Posted March. 04, 2017 06:57,
Updated March. 04, 2017 07:17
The China National Tourism Administration, which oversees the country’s tourism industry, is reportedly expanding its ban on sale of Korea tour products from Beijing to across the country. After Lotte confirmed its decision to provide the South Korean Defense Ministry with Seongju Country Club in North Gyeongsang Province as the site for the terminal high altitude area defense (THAAD) system, the Chinese government is spearheading retaliatory measures against South Korea through verbal order, which leaves no evidence. With Chinese media even mentioning the possible semi-closure of bilateral diplomatic ties and argument for military strike at Seongju, if China further spreads its cowardly retaliatory measures including anti-South Korean protests and a boycott of South Korean goods, the significance of the Seoul-Beijing ties that will mark the 25th anniversary in August this year will also suffer a setback.
The U.S. State Department strongly blasted China’s excessive measures, saying that “Pressuring South Korea to give up its self-defense is irrational and inappropriate.” When South Korea and the U.S. announced their joint decision to deploy the THAAD missile defense system in July last year, they proclaimed that the decision was made as part of the South Korea-U.S. alliance. As such, Washington’s proactive response is appropriate in its capacity as an ally. China, which does not even mention retaliation against the U.S., is only threatening South Korea apparently in a bid to weaken the Seoul-Washington alliance and dampen Seoul-Washington-Tokyo’s joint efforts to keep Beijing in check. However, the fact China is blaming South Korea for the latter’s THAAD deployment even when Pyongyang is openly threatening to launch preemptive strike against South Korea with nuclear weapons is nonsense and absolutely ridiculous at best.
North Korea has constantly posed threat to peace on the Korean Peninsula through a string of provocations and terror attacks including nuclear tests, firing of ballistic missiles, sinking of the South Korean naval corvette Cheonan with a torpedo attack, artillery attacks on Yeonpyeong Islands and the recent assassination of Kim Jong Nam, but Beijing has only grudgingly behaved as if it is joining UN sanctions against the North. Pressuring South Korea while leaving the perpetrator intact reflects Beijing’s intention that it will never dump Pyongyang no matter what its Communist neighbor does. South Korean President Park Geun-hye, who visited China and stood on the Tiananmen Fortress in Beijing despite Washington’s opposition in September 2015, was effectively cheated by Chinese President Xi Jinping. Seoul should recognize the reality that no matter how much progress has been made in Seoul-Beijing economic relations, South Korea’s ties with China as "partners of strategic cooperation" can never replace the Seoul-Washington alliance.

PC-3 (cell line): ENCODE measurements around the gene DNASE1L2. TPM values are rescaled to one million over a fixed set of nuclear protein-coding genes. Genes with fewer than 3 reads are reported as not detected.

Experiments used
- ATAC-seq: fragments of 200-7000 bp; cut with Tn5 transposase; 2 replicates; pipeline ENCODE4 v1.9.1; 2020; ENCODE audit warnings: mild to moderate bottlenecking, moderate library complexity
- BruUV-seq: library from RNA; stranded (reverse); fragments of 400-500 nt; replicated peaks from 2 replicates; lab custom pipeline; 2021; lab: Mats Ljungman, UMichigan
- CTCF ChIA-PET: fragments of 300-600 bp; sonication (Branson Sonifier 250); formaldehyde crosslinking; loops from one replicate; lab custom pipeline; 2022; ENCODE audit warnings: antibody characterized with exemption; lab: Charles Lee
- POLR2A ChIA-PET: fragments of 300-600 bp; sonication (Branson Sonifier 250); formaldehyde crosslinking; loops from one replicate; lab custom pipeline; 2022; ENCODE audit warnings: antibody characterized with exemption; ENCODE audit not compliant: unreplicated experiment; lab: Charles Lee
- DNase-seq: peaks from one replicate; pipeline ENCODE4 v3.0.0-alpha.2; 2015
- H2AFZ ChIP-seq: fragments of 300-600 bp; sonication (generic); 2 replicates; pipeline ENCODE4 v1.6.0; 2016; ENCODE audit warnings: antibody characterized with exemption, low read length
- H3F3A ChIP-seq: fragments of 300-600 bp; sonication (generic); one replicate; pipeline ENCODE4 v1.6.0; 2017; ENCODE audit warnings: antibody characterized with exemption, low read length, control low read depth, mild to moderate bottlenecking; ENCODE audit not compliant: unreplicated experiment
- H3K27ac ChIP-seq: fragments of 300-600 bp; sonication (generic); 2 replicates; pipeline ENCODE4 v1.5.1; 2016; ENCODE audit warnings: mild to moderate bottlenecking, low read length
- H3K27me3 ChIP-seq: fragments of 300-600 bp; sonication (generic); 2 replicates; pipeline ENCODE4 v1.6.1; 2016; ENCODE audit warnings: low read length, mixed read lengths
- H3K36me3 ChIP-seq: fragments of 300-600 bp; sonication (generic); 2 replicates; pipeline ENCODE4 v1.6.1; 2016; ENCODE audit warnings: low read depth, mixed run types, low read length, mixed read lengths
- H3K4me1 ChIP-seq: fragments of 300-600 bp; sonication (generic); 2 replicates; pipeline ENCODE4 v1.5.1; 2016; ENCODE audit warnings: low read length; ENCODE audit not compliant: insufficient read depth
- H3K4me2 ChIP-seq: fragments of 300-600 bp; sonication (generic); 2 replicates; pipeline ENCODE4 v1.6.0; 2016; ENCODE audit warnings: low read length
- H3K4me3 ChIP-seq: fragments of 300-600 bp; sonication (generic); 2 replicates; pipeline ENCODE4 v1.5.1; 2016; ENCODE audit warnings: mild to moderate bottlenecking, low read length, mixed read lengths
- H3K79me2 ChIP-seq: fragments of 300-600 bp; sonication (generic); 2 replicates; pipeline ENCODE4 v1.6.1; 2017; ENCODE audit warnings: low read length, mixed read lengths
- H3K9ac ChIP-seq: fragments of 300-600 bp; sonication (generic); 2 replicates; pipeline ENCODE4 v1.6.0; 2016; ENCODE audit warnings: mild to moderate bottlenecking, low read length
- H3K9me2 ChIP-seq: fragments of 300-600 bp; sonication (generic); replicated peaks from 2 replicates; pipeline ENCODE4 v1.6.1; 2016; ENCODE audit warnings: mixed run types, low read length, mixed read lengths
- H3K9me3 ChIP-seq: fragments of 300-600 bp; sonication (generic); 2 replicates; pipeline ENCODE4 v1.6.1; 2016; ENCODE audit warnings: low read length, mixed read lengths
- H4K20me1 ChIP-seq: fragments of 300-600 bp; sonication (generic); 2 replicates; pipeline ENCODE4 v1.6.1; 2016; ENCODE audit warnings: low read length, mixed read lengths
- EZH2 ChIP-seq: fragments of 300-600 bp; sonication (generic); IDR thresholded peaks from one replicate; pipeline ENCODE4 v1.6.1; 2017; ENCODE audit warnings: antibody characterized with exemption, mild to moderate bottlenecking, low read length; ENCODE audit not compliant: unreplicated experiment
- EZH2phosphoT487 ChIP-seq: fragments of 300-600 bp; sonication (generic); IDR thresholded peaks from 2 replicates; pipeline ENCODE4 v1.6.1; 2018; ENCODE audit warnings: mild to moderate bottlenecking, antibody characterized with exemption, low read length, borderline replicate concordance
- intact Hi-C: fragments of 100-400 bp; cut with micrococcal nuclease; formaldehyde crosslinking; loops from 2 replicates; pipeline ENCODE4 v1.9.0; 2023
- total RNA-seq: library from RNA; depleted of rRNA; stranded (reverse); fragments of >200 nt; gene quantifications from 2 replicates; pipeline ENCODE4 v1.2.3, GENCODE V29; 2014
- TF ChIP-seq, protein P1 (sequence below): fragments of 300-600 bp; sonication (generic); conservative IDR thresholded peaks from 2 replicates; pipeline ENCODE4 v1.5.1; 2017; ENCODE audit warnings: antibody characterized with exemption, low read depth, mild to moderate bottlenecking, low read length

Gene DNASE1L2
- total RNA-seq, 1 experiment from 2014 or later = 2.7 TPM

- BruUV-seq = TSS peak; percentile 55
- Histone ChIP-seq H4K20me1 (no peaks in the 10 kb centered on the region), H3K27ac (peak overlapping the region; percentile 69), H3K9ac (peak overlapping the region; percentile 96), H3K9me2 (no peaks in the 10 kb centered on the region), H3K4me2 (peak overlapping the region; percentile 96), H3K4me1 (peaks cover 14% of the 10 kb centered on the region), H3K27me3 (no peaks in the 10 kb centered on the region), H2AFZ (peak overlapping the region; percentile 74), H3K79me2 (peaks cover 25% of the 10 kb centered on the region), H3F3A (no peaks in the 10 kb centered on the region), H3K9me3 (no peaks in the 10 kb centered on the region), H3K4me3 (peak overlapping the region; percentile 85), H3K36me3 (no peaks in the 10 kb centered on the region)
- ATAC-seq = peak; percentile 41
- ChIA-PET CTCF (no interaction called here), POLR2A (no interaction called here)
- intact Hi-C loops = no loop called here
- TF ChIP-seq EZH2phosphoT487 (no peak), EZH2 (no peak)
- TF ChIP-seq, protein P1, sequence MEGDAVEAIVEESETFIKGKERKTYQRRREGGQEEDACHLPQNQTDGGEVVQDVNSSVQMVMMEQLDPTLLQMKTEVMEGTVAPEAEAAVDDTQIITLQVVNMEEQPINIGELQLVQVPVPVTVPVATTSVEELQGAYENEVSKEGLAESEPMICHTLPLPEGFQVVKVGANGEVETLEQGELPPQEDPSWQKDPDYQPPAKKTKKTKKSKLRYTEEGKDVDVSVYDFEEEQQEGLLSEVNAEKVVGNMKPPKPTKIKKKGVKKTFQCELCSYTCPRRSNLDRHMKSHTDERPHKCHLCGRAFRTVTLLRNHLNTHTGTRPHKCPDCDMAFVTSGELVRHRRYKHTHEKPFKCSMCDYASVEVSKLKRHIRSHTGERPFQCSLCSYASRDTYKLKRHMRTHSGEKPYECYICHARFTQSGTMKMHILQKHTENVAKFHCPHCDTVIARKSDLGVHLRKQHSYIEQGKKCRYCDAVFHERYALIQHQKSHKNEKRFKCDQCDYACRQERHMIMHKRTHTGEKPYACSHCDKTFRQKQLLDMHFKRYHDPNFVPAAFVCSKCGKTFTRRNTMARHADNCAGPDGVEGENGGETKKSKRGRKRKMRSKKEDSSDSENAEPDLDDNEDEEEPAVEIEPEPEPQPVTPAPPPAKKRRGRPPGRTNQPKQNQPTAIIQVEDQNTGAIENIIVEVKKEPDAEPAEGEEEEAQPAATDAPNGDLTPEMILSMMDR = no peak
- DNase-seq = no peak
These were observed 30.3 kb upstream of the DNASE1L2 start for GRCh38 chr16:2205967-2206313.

China’s pressure on South Korea would have been partly affected by the South Korean opposition parties’ demand to hand over the THAAD issue to the next administration. China, which remembers deterioration of ties between Seoul and Washington during the Roh Moo-hyun administration, may expect that if the main opposition Minjoo Party’s former Chairman Moon Jae-in becomes the next president, Seoul may revoke THAAD deployment. Beijing may also be referring to the "lessons" it learned in 2000, when South Korea increased its tariff on Chinese garlic by more than 10 folds only to hurriedly withdraw the measure after Beijing excessively retaliated by suspending import of South Korean mobile handsets.
Japan suffered massive damage due to China's far-flung retaliations during territorial dispute over the Senkaku Islands in 2012, but decisively and sternly reacted nonetheless. Tokyo strengthened its ties with Washington and beefed up its military capability in order to keep China in check. If South Korea kneels down over the THAAD issue that can determine this nation’s fate and survivability due to economic burden this time, China will consider South Korea its colony as in the long past. The South Korea-U.S. alliance, which has been buttressing the Republic of Korea’s survival and prosperity, will also inevitably face a serious crack. The Republic of Korea should form a united front by overcoming political factions and ideologies, and robustly and confidently stand up against Beijing’s unjust pressure.
The first summit between U.S. President Donald Trump and Chinese President Xi Jinping, which is expected in April, is an opportunity to change Beijing. President Trump should tell Xi in person that the THAAD system is not an issue that Beijing needs to be concerned about. President Xi himself is also advised to seek to find an effective solution to the North Korean nuclear issue, rather than only finding fault with THAAD going forward. It is ill-advised for China to believe it can sway the Seoul-Washington alliance by exploiting the power of money. If China tries to test South Korea over the THAAD issue, Beijing will also end up paying hefty price as well.